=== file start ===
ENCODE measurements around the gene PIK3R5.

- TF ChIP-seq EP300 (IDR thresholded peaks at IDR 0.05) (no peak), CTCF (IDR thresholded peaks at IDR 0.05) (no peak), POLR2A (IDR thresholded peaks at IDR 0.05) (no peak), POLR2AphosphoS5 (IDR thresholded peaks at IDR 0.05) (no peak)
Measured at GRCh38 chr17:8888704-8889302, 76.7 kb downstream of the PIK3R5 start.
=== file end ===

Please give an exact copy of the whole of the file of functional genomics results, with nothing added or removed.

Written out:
ENCODE measurements around the gene PIK3R5.

- TF ChIP-seq EP300 (IDR thresholded peaks at IDR 0.05) (no peak), CTCF (IDR thresholded peaks at IDR 0.05) (no peak), POLR2A (IDR thresholded peaks at IDR 0.05) (no peak), POLR2AphosphoS5 (IDR thresholded peaks at IDR 0.05) (no peak)
Measured at GRCh38 chr17:8888704-8889302, 76.7 kb downstream of the PIK3R5 start.